This book analyzes the acquisition and use of texts by the parish clergy in the diocese of Eichstätt between 1400 and 1520 to refute the amusing, but misleading, image of the lustful and ignorant cleric so popular in the satirical literature of the period. By the fifteenth-century, more widely available local schooling and increasing university attendance had improved the educational level of the clergy; priests were bureaucrats as well as pastors and both roles required extensive use of the written word.
What priests read is a question of fundamental importance to our understanding of the late medieval parish and the role of the clergy as communicators and cultural mediators. Priests were entrusted with saying the Mass, preaching doctrine and repentance, honoring the saints, plumbing the conscience, and protecting the legal rights of the Church. They baptized children, blessed the fields, and prayed for the souls of the dead. What priests read would have informed how they understood and how they performed their social and religious roles.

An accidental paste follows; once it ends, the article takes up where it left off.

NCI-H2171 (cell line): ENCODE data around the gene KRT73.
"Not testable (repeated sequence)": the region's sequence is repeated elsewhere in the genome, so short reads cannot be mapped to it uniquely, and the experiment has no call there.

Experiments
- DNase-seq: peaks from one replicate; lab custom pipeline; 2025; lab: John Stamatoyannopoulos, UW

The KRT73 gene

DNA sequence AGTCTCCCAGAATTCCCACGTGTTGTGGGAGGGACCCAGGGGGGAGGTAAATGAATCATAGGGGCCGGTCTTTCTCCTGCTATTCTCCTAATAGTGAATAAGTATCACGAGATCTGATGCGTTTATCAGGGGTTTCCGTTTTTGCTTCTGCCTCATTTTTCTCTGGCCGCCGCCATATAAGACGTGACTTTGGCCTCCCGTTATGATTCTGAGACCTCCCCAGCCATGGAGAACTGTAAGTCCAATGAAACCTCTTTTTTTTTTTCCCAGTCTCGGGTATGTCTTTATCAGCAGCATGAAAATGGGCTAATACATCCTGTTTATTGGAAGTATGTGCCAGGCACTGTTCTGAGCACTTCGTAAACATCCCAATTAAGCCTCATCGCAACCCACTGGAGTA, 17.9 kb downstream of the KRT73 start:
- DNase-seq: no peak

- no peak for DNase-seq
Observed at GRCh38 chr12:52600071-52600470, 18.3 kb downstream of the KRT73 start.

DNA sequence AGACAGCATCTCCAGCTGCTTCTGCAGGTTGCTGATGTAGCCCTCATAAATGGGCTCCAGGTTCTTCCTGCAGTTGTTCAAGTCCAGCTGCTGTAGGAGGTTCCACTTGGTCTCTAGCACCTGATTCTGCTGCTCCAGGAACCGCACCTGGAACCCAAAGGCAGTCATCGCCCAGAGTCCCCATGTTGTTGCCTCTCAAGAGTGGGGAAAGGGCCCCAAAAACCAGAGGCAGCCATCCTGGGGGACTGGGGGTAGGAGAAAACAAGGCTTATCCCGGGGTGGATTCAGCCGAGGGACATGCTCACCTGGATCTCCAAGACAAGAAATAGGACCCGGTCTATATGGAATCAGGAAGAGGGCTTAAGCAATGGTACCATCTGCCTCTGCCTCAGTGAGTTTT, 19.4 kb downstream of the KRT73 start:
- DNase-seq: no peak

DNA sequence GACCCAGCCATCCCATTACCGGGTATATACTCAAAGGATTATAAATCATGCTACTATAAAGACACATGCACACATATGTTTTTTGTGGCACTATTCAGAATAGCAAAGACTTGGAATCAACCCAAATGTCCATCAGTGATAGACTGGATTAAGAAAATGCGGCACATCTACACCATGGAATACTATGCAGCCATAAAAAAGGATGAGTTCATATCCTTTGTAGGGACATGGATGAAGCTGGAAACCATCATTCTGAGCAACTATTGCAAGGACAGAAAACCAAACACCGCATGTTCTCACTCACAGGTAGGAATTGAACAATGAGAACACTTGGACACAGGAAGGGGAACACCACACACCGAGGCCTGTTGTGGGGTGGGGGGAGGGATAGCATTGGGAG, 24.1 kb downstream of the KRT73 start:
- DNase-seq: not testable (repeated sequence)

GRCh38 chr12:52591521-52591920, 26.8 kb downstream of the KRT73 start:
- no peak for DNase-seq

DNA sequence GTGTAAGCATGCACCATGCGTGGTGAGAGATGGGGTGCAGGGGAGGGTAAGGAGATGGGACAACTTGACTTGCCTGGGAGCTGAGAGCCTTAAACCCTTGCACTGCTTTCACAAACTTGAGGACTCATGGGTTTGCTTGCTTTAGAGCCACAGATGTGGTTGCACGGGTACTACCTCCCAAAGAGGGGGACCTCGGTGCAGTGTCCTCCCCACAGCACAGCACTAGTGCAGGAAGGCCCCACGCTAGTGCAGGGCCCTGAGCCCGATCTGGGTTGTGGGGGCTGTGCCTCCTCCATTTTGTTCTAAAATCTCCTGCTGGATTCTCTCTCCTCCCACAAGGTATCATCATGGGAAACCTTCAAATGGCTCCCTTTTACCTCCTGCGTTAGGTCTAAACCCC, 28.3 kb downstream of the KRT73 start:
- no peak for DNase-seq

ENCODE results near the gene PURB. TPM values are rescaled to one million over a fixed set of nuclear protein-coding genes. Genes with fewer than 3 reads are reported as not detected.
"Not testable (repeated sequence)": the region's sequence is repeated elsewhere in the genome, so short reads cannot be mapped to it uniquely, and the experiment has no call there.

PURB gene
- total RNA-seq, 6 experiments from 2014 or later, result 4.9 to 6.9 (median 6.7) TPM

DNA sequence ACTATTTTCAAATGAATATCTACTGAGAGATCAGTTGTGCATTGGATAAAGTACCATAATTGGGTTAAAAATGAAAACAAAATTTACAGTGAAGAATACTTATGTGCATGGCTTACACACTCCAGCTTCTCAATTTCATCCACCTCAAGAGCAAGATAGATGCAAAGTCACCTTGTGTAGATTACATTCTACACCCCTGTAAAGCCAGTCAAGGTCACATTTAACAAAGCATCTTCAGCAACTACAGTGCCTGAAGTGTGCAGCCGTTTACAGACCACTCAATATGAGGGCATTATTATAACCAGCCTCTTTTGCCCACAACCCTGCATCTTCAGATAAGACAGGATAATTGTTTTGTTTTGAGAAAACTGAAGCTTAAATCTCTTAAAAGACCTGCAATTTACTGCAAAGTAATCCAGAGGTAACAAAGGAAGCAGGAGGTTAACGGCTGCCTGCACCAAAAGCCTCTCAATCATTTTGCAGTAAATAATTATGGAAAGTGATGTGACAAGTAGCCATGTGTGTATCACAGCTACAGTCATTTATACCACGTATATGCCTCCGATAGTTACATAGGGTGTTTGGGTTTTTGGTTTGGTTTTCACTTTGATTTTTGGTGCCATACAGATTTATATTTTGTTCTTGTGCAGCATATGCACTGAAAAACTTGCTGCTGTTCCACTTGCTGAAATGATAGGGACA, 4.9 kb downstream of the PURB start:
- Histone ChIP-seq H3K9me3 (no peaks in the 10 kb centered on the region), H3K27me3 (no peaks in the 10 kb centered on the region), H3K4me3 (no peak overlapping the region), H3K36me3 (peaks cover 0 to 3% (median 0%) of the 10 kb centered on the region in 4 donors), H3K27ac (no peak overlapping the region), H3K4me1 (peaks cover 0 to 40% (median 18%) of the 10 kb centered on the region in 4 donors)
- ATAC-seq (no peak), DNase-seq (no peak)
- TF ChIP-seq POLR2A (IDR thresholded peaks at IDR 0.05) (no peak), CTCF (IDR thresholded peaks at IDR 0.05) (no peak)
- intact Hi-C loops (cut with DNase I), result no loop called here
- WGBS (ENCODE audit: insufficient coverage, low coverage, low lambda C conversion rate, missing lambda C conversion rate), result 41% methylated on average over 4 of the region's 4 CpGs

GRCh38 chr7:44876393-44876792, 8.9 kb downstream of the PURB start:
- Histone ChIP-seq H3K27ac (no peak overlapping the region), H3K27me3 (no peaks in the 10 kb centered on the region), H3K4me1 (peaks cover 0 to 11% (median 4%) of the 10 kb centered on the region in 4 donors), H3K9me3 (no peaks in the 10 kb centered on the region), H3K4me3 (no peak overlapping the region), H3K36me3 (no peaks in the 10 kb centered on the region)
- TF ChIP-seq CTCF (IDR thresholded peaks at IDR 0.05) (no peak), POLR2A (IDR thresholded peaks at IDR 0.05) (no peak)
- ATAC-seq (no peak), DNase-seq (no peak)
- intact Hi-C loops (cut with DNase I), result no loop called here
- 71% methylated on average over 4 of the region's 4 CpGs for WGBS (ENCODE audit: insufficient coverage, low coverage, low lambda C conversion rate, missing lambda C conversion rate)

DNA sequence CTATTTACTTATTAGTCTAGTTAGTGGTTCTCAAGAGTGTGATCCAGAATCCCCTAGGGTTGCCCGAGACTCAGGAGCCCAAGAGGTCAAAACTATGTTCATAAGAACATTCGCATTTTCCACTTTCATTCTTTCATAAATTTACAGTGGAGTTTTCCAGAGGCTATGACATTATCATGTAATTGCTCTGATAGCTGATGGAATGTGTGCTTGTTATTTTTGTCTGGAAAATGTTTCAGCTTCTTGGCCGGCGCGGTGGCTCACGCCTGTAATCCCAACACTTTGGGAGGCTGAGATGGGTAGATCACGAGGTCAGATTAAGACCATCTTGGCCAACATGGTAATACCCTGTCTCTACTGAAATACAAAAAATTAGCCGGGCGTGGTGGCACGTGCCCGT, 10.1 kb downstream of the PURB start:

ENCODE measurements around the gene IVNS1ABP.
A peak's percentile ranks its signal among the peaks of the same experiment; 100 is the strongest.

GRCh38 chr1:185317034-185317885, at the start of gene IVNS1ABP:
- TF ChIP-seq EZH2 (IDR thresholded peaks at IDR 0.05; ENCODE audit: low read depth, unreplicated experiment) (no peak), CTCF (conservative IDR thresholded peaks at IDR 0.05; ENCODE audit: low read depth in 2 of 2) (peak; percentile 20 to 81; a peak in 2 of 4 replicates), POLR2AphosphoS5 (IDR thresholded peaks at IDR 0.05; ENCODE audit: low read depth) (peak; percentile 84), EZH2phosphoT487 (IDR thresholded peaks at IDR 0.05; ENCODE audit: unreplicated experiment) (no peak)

By locating and contextualizing the manuscripts, printed books, and parish records that were once in the hands of priests in the diocese, the author has found evidence for the unexpected: the avid acquisition of books; a theological awareness; and an emerging professional identity. This marks an important revision to the conventional view of a dramatic era marked by both the transition from manuscripts to printed books and the outbreak of the Reformation.
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About the Author
Matthew Wranovix is lecturer in the Department of History at the University of New Haven.
Table of Contents
Chapter 1: Education
Chapter 2: The Priest in the Parish, Diocese, and Territory
Chapter 3: Parish Libraries and Personal Collections
Chapter 4: A Professional Library
Chapter 5: Reading Interests